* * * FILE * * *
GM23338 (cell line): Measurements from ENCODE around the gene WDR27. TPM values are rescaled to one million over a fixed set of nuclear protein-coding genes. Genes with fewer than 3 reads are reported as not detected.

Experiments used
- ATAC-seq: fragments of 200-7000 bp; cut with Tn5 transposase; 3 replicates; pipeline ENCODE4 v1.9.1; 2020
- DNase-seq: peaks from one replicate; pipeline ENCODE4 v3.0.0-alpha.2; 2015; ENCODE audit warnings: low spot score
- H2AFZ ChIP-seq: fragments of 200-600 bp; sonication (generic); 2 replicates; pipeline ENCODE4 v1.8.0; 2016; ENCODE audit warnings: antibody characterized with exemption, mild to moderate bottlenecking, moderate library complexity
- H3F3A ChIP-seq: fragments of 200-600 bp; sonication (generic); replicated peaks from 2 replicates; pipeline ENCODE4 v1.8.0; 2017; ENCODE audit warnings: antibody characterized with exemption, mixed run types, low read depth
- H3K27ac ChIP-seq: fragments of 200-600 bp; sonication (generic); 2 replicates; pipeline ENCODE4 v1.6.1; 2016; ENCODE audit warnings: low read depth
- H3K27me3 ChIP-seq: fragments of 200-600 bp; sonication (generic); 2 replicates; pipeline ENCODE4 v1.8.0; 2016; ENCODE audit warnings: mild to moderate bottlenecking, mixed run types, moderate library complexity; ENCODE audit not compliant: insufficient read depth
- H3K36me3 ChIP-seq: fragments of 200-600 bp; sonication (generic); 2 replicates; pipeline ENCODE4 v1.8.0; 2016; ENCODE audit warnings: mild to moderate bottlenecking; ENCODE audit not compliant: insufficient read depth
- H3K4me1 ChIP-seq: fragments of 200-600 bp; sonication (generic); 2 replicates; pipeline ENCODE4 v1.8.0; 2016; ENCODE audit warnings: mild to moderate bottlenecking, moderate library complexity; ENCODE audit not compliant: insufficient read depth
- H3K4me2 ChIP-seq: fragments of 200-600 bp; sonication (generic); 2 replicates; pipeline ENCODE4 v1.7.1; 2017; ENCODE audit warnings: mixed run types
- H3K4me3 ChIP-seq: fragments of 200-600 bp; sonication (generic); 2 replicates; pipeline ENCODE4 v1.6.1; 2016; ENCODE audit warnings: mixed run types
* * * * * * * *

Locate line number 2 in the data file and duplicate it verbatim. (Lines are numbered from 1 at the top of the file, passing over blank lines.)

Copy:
Experiments used